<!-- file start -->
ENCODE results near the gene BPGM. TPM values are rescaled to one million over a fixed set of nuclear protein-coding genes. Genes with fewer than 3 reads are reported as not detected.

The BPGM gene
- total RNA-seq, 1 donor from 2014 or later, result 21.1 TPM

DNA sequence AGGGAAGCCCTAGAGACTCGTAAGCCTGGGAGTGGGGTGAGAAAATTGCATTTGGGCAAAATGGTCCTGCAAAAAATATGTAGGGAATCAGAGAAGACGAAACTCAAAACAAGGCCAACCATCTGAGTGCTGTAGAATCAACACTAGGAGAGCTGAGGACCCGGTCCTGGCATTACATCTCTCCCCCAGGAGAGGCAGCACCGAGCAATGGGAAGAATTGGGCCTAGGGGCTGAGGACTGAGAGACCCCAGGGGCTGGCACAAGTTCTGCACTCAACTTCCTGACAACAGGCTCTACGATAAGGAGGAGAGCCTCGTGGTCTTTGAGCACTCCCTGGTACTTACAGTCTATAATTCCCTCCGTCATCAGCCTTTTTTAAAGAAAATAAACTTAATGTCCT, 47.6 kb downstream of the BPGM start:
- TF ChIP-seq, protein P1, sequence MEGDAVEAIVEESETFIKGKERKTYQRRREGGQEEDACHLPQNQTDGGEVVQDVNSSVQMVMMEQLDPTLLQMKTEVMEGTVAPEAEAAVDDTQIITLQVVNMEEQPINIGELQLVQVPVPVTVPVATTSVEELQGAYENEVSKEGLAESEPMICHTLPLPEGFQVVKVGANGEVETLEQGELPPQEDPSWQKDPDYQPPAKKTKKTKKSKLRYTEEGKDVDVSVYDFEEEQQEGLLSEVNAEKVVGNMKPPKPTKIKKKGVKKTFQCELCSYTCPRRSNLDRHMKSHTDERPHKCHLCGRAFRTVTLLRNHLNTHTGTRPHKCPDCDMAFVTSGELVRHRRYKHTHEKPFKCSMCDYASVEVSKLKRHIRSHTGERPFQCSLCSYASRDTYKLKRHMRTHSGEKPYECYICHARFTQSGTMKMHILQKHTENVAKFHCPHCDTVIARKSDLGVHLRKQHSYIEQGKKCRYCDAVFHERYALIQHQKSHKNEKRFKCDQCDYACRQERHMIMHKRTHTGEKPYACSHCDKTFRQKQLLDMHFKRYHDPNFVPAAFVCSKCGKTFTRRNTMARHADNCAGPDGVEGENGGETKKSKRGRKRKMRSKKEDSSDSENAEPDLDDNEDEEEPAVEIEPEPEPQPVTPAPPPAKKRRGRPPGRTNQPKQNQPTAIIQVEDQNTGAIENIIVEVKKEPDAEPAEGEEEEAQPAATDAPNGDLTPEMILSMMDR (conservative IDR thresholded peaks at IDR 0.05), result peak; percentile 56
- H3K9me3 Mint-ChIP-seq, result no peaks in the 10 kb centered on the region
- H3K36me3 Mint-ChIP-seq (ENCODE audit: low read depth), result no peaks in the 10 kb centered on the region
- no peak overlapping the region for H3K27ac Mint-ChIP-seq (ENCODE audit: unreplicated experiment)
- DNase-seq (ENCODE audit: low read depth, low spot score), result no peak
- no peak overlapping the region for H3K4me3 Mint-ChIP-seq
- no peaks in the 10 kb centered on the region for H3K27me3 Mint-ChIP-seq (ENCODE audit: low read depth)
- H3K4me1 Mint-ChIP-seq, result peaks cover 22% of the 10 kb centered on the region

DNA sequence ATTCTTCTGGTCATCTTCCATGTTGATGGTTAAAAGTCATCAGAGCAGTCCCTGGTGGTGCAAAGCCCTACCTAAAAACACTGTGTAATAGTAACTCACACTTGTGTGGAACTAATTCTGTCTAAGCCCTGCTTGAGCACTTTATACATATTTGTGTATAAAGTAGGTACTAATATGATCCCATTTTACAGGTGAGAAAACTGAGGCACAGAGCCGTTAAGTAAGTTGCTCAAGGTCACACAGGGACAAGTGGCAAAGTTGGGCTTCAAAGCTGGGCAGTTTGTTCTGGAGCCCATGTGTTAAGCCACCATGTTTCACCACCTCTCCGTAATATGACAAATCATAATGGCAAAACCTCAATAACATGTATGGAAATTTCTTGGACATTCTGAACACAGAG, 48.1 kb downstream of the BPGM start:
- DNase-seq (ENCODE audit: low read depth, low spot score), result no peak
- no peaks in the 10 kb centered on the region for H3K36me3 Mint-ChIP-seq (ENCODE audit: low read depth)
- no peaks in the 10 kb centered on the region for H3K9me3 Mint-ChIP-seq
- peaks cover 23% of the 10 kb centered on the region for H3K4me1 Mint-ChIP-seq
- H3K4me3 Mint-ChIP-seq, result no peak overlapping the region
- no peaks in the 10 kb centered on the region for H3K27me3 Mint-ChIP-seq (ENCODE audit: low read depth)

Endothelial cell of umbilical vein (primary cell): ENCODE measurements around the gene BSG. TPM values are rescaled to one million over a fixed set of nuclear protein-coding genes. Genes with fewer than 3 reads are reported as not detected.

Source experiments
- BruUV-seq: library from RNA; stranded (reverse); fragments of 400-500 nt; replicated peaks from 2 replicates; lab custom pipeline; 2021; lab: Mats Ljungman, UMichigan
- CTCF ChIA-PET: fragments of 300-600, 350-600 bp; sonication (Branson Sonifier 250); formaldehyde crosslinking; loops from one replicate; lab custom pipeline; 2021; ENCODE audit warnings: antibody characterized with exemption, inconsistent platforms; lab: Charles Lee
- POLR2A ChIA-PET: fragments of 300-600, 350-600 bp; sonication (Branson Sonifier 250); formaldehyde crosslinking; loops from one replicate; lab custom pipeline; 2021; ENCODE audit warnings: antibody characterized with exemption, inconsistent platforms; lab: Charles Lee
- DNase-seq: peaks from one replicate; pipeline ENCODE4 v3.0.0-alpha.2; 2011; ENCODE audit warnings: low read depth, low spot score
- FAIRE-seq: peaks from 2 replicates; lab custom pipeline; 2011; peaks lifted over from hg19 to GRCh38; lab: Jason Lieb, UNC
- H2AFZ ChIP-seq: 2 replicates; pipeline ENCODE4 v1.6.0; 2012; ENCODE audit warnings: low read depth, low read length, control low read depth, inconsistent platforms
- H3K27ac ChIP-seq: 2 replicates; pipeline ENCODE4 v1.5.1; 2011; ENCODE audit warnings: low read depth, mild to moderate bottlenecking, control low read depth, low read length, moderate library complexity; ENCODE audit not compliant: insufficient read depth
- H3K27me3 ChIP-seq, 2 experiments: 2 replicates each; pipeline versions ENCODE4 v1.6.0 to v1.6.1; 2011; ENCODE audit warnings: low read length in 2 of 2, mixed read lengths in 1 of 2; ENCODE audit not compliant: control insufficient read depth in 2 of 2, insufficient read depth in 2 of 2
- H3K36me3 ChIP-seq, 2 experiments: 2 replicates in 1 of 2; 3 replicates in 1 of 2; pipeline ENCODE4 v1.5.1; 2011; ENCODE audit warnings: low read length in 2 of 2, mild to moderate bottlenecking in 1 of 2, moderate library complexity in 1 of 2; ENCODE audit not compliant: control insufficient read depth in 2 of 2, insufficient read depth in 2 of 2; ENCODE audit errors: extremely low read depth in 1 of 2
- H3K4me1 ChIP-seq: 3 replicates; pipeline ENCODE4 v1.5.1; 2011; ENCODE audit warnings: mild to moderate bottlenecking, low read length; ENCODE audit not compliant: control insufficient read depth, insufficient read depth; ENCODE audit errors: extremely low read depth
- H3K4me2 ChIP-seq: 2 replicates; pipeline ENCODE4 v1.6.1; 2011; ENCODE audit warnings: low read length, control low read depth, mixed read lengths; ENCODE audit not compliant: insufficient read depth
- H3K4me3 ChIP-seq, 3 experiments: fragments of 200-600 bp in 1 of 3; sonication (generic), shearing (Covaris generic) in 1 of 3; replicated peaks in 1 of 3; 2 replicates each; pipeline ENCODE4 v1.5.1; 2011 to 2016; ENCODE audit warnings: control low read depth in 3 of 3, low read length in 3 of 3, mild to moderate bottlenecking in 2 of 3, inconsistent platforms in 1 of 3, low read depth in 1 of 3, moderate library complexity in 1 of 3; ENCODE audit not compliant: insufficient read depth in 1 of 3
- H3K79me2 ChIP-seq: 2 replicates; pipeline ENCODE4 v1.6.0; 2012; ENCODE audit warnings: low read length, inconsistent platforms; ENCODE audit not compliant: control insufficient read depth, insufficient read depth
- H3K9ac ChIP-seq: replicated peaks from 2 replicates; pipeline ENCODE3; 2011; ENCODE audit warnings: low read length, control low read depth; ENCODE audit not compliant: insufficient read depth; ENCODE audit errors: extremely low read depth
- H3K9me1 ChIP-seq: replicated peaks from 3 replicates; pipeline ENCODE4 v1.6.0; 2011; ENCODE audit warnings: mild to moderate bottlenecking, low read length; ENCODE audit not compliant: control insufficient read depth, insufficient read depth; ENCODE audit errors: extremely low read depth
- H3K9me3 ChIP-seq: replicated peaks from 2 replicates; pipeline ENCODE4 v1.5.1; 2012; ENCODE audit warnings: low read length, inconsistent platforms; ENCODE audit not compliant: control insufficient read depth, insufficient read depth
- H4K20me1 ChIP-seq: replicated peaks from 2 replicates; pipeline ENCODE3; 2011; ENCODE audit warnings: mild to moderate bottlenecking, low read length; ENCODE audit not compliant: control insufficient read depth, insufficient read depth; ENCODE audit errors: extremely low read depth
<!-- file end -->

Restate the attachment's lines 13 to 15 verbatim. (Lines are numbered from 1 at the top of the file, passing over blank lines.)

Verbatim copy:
DNA sequence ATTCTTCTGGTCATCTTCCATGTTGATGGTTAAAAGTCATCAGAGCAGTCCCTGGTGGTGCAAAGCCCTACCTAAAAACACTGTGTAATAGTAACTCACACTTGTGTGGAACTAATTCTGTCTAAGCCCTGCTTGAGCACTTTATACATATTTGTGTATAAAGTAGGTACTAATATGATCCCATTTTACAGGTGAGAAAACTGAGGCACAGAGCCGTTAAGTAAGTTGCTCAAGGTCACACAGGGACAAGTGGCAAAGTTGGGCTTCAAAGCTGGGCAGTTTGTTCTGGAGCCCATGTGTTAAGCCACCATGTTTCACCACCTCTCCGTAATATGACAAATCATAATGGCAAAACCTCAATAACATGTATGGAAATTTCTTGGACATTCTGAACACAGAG, 48.1 kb downstream of the BPGM start:
- DNase-seq (ENCODE audit: low read depth, low spot score), result no peak
- no peaks in the 10 kb centered on the region for H3K36me3 Mint-ChIP-seq (ENCODE audit: low read depth)